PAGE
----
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The Handmaidens of Torture

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Message Dan Fejes

Last week a remarkable truth emerged - we need to have a torture debate. On Friday the President admitted that we are now a state sponsor of torture and an amazing thing happened: Nothing. TV news coverage was dominated by the Democratic primary, and if news outlets acknowledged it at all it was in a summary or somewhere in the back pages. I am on record with my deep revulsion for torture, but a critical mass of our upper political and media levels does not consider it worthy of sustained focus. Maybe if we change the terms of the debate we can make it more visible.

I understand some possible objections: Engaging it at all dignifies the pro-torture position, and doing so in a talk show back-and-forth format trivializes it. On the other hand, we do not have much to show for our current approach. Maybe we would have more if we discussed torture warrants, as Alan Dershowitz proposed shortly after 9/11. What if judges could legally authorize torture? It would create a formal paper trail and regulate the process. Applicants would probably be very reluctant to come forward and judges equally reluctant to grant them (I assume most people would not want their names attached to it). Further, it puts accountability into the system. No one wanted to contemplate such a gruesome bureaucracy at the time but now maybe we should. What we have right now is the worst of all possible worlds - we torture, the President denies it, everyone knows it is happening but no one wants to know the details. Torture warrants would document them. Maybe we could also address the following: Those in favor of torture refer to only using it for ticking time bomb scenarios. But we already have tortured, and where were the ticking time bombs? You may rest assured such an event would have been extremely well publicized.

I believe the fundamental motivation behind systemic torture is not defending us against a threat to our nation's very existence but the macabre fantasies and fevered dreams of evil men. Human nature dictates that vast new powers with no oversight get abused, but even if we somehow reformed that part of our nature it would not prevent sadistic leaders from creating unconscionable horrors when presented with a frightened populace in a time of uncertainty. Proponents must either postulate such results as part of their position or admit they would prefer not to seriously address torture. Maybe then they would go to the sidelines with their intellectual cousin Alberto Gonzales, whom Rosa Brooks memorably described as "the handmaiden of torture". The apologists have been allowed to tread lightly for too long. Maybe torture warrants would force them to either engage for real or give up.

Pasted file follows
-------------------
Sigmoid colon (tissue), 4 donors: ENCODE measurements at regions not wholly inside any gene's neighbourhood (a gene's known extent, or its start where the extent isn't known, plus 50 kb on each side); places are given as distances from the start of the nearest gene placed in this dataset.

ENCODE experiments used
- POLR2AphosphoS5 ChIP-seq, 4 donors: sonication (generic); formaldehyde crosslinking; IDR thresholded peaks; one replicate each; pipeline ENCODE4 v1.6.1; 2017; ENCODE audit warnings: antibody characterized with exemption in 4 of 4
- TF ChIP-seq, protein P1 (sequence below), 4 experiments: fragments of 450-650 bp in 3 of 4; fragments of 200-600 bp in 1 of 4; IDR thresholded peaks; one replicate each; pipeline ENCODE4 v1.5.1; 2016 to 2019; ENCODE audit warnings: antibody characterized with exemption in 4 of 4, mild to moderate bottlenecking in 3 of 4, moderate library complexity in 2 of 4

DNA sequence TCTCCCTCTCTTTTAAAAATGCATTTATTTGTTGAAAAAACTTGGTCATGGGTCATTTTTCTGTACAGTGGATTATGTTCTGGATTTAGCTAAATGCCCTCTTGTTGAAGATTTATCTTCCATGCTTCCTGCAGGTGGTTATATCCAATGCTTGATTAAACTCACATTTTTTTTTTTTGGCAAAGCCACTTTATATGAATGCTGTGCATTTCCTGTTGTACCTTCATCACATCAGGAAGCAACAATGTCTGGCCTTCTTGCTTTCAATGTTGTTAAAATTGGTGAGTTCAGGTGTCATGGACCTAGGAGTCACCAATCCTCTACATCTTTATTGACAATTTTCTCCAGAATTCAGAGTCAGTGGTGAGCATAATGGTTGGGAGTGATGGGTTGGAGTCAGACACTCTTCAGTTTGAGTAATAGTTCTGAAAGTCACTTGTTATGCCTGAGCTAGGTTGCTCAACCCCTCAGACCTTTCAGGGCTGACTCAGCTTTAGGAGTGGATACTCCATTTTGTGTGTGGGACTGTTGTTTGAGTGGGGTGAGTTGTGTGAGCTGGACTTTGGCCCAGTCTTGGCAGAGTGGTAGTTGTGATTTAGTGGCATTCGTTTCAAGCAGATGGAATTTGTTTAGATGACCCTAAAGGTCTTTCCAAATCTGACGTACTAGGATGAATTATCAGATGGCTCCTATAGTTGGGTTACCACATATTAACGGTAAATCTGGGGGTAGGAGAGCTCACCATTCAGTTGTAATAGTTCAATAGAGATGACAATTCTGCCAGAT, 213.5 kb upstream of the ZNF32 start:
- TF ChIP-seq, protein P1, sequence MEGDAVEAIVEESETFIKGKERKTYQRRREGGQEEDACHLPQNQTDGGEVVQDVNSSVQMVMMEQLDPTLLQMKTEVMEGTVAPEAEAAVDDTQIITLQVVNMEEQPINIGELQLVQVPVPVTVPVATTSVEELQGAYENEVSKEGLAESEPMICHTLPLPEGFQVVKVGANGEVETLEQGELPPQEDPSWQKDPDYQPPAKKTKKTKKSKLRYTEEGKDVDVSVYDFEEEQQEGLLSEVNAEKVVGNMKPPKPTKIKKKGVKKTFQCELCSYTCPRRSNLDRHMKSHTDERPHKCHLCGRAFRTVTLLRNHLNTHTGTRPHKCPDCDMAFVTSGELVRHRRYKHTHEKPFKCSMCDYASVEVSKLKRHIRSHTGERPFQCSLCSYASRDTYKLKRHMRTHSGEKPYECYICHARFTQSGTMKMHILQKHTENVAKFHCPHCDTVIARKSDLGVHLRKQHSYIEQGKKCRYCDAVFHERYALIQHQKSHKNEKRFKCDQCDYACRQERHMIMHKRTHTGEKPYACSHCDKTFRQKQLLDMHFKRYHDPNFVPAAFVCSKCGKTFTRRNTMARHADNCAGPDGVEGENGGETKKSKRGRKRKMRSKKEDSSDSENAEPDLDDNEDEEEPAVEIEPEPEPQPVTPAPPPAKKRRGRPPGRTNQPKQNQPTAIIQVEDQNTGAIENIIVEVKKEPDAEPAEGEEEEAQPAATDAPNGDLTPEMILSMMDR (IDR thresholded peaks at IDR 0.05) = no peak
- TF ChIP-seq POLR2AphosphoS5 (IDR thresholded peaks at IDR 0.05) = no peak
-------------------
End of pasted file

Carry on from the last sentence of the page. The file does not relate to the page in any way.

We could also mention some of the unintended consequences. At the moment it looks like the President will go to the Olympics' opening ceremony despite calls for him to boycott it to protest the occupation of Tibet. Given his native affection for strongmen he likely doesn't see any problem, except maybe that the abuses have been so obvious they have attracted a great deal of attention (i.e. the problem lies not in the concept but in the execution). But imagine for a moment that he was deeply troubled by it. Before his first statement of concern had finished translating the leaders in China would rightly ask how we can criticize them in light of our own human rights abuses. We simply have no moral credibility in that area any more.

Or consider the theocrats who rule Iran. It is especially galling to see their news agencies crowing over how lousy we are on the issue. If Iraq is any guide we can soon expect the cheerleaders for an Iran war to conflate opposing armed conflict with support of their rulers. Allow me to beat them to the putsch: It is possible to both be extremely critical of them and not want war with them. And some of us find it shameful to see them looking down on us for our wretched treatment of some of those in our care.

If we could get the pro-torture side to engage any of this we could begin having a real debate and public awareness would be raised. At the moment those of us who believe a civilized nation does not torture under any circumstances are largely talking amongst ourselves. We have failed to get our message across to a wider audience. Waiting for its self-evident hideousness to drive the discussion doesn't appear to be working. Approaching it from some slightly different angles might change that, and it is something we should at least consider.

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Dan Fejes lives in northeast Ohio.
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